President Trump addressed the graduating class at the United States Military Academy at West Point last Saturday. The event was controversial, as the campus had previously closed because of the COVID-19 pandemic; yet, President Trump decided to address the graduates, requiring them to return to the campus for the event despite the health risk to the cadets. There is a long Jewish history at West Point. The 2019 graduating class included the 1000th Jewish graduate of the Academy since its founding in 1802. And in fact, half of the graduates in the very first class in 1802 were Jewish (though there were only two students in the class). The Jewish student, Simeon Magruder Levy, graduated at the bottom of his two-person class, but went on to distinguish himself at the Battle of Fallen Timbers in 1794, marking the end of the Northwest Indian War. For more than 60 years the West Point Jewish Chapel Choir has been a part of student life. The Choir sang at what presidential event?

United States Military Academy at West Point

West Point 16 by Gurney Halleck is licensed under CC BY 2.0.

AThe West Point Jewish Chapel Choir made one of their first public performances at the inaguration of President John F. Kennedy on January 20, 1961. The event took place the day after a blizzard hit the Washington, DC area, which almost led to the canceling of the Inauguration parade. But they managed to clear the streets, the parade rolled, and the ceremony took place on the East Front of the Capitol building. Poet Robert Frost recited his poem, The Gift Outright, after which the West Point Jewish Chapel Choir sang a medley of songs including Let My People Go and God Bless America.

BIn January 2002, President George W. Bush hosted a memorial concert at the White House to remember the victims of the September 11 terrorist attack and to honor the first responders. Among the performers were Bruce Springsteen and the National Symphony Orchestra, as well as the West Point Jewish Chapel Choir. The choir sang a choral arrangement of Psalm 23, which is traditionally recited at Jewish funerals, and then sang Amazing Grace with the Howard University Gospel Choir.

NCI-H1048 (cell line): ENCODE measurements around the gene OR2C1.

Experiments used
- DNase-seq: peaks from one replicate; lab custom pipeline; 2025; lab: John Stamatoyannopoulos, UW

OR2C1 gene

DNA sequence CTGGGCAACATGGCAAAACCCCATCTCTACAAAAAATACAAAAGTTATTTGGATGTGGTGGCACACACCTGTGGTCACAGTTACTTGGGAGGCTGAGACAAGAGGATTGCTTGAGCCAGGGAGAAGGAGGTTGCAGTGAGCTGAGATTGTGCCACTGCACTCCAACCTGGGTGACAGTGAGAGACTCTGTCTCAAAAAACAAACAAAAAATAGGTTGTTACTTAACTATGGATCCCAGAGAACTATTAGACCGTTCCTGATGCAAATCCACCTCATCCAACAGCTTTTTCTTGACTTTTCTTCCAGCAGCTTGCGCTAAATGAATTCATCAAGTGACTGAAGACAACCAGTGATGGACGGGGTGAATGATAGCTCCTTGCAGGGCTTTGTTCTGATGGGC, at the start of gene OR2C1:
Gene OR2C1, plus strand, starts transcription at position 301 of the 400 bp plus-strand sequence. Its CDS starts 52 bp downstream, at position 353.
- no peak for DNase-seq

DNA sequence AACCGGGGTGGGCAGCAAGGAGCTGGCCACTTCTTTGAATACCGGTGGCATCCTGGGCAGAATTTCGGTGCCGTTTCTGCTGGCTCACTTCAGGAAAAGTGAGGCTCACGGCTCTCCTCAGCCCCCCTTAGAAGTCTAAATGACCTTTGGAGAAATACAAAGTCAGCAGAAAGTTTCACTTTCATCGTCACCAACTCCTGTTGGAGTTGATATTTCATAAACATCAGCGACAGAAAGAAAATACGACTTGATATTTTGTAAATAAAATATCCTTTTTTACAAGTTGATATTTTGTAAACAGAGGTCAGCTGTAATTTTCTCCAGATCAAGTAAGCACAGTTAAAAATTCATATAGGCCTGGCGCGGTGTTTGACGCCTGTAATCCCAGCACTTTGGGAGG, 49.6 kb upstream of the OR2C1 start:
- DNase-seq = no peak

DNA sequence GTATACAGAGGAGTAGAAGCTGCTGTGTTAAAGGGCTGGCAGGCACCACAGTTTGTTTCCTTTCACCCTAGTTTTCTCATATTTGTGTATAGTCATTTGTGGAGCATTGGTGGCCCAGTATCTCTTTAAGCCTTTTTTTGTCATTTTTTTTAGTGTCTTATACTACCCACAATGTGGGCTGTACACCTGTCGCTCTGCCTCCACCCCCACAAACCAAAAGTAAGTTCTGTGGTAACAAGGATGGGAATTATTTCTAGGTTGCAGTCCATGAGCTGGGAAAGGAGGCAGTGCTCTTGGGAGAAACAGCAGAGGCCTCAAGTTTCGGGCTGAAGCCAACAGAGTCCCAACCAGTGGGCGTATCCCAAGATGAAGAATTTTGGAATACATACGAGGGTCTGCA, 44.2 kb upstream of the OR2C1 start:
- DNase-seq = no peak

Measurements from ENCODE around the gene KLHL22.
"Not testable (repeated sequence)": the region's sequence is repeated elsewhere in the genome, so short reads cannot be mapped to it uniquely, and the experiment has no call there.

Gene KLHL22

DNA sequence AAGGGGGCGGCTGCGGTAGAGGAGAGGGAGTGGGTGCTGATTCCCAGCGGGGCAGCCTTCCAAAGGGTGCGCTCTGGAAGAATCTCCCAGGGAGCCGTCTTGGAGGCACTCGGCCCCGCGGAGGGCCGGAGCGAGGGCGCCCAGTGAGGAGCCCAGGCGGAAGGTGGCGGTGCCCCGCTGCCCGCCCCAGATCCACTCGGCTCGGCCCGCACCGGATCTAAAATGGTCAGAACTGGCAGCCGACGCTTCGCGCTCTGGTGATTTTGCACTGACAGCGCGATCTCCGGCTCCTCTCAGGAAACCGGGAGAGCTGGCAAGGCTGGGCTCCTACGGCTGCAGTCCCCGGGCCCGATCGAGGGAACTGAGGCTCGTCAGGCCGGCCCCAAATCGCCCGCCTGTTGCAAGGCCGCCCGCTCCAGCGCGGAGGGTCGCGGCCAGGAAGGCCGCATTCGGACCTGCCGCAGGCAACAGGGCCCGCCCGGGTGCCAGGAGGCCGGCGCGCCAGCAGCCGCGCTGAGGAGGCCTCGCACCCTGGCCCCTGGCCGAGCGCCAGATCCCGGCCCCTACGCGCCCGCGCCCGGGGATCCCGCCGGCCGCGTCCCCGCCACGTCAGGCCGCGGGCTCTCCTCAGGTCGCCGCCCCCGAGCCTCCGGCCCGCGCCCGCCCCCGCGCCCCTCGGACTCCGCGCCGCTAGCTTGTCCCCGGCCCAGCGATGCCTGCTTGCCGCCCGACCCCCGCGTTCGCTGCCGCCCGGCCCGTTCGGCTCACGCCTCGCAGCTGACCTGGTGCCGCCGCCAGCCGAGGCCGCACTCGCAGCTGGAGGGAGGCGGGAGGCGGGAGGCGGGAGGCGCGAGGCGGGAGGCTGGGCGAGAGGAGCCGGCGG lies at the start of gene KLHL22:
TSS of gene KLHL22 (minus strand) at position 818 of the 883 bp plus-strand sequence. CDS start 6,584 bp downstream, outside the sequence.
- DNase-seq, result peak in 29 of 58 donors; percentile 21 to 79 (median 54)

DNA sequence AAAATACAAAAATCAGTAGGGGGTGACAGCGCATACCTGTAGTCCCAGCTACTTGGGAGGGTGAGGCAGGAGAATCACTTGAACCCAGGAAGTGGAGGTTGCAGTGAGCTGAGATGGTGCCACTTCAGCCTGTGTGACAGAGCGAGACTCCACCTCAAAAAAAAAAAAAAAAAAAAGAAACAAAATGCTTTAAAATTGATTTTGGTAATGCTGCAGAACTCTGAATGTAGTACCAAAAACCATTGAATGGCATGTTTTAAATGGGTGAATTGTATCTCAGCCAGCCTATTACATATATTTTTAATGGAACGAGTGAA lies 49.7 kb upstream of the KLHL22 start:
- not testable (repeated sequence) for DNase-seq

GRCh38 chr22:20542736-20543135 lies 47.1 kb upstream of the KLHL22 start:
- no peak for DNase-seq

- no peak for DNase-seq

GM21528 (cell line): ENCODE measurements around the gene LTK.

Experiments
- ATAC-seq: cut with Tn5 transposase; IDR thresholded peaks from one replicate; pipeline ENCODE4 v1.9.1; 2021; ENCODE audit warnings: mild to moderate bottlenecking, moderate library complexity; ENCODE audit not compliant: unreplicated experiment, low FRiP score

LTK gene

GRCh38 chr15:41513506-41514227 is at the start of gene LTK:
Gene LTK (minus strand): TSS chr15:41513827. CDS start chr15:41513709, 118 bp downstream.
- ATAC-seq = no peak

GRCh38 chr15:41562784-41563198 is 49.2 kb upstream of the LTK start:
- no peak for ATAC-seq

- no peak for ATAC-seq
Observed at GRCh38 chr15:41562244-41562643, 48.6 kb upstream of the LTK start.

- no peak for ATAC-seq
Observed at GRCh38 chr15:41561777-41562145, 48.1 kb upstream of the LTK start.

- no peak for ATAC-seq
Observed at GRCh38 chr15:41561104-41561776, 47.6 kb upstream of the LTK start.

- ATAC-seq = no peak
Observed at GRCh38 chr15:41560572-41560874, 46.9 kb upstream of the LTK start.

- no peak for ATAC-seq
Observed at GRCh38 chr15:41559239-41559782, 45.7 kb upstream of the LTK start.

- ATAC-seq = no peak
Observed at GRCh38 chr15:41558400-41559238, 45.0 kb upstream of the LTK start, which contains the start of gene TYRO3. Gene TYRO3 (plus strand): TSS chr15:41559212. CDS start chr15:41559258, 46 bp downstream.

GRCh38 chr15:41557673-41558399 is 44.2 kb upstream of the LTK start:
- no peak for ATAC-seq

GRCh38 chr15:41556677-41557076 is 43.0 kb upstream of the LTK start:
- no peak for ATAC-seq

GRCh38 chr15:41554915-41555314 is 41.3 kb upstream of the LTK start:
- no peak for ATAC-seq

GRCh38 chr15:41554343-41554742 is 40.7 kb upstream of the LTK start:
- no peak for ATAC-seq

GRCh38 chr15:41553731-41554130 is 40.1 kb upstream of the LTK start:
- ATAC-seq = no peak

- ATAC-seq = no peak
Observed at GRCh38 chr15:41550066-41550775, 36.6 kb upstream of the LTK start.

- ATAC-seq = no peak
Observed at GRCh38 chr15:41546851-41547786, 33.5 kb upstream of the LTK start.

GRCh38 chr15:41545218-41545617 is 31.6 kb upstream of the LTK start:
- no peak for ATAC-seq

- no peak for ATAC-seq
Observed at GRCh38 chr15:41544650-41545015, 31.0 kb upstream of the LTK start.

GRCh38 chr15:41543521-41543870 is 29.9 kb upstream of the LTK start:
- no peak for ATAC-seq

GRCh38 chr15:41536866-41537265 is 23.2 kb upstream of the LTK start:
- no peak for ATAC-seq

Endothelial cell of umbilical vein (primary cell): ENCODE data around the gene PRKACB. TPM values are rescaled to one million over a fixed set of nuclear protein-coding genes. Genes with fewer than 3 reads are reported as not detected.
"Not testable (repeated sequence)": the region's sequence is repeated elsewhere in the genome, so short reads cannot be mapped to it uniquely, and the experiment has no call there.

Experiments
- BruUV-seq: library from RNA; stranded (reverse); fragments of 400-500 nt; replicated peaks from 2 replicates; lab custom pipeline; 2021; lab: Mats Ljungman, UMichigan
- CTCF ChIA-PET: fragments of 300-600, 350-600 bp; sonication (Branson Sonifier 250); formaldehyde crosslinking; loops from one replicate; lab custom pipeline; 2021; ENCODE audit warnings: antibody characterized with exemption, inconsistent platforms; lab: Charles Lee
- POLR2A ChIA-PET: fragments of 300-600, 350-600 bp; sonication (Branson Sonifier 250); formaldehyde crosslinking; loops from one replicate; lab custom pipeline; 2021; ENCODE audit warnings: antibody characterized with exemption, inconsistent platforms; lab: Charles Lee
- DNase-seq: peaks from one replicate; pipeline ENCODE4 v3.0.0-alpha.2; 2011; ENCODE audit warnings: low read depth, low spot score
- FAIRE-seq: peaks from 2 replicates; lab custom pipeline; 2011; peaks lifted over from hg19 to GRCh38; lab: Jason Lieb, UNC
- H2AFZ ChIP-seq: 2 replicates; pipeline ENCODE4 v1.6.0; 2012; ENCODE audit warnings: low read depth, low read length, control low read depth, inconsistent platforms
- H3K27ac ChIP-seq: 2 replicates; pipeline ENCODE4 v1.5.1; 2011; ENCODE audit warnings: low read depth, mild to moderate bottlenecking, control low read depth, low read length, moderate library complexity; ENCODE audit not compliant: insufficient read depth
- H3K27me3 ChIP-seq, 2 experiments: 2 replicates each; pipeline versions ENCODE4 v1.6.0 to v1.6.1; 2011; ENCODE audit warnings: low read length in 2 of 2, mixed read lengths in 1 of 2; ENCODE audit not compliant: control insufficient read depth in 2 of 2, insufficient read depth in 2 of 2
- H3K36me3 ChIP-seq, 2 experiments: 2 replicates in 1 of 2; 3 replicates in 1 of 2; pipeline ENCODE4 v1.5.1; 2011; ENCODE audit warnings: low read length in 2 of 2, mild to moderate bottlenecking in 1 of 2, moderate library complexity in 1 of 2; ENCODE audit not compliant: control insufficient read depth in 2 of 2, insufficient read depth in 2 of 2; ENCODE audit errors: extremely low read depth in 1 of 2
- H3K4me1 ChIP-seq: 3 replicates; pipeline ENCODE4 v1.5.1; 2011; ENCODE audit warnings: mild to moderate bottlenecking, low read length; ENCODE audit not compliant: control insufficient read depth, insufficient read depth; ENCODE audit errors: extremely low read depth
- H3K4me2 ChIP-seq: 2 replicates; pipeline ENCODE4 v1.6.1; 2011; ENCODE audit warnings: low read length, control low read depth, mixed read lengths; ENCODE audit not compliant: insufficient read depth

C. President Dwight Eisenhower died in March, 1969, two months after Richard Nixon’s inauguration. A memorial service was held in the United States Capitol. Nixon eulogized President Eisenhower, whose grandson David Eisenhower had married Nixon’s daughter Julie only three months earlier. Because President Eisenhower was one of only two U.S. presidents who attended the U.S. Military Academy at West Point (the other being Ulysses S. Grant), the West Point Jewish Chapel Choir performed at Eisenhower’s memorial service, singing the Star-Spangled Banner.

DAt the White House Chanukkah party in 2011, the West Point Jewish Chapel Choir entertained guests by singing holiday songs including Maoz Tzur, Who Can Retell and Oh Chanukkah. After the official end of the party, the choir met privately with President Barack Obama for a photo op, at which time he asked them to sing another song. At the suggestion of the choir director, the group sang Lo Yisa Goy, the traditional Jewish folk song based on the words of Isaiah, including the line “Nation shall not take up sword against nation; they shall never again know war.”

EThe West Point Jewish Chapel Choir actually sang last week at the 2020 graduation ceremony which President Trump ordered the cadets to attend. Per the request of President Trump, the choir sang If I Were a Rich Man and a rewritten traditional Jewish song, Donald, Melech USA.

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The Bible

Last week President Trump appeared for a photo op in front of the St. John’s Episcopal Church in Washington, DC. The event was in response to demonstrations calling for justice and equality for black Americans following the horrendous murder of George Floyd by a Minneapolis police officer. After the police and National Guard used chemical irritants and smoke to disperse the peaceful protesters, Trump walked to the church and posed for pictures while holding a Bible. After 10 minutes he returned to the White House. While there have been Christian Bibles printed in English for many centuries, English editions of the Hebrew Bible have only been around for about a century and a half. Which of the following is an English edition of the Hebrew Bible?

President Trump holding a Bible in front of St. John's Church

AThe Jewish School and Family Bible, by Abraham Benisch, published in England in four volumes from 1851 to 1861. Benisch, a respected journalist and Hebraic studies scholar, went on to become the editor of the Jewish Chronicles, the oldest continuously published Jewish newspaper in the world.

BThe Koren Jerusalem Bible, a Hebrew/English Bible from Koren Publishers in Israel. This edition followed their earlier publication of the Koren Bible in Hebrew, the first bible published in modern Israel, leading David ben-Gurion to state, “Israel is redeemed from shame.”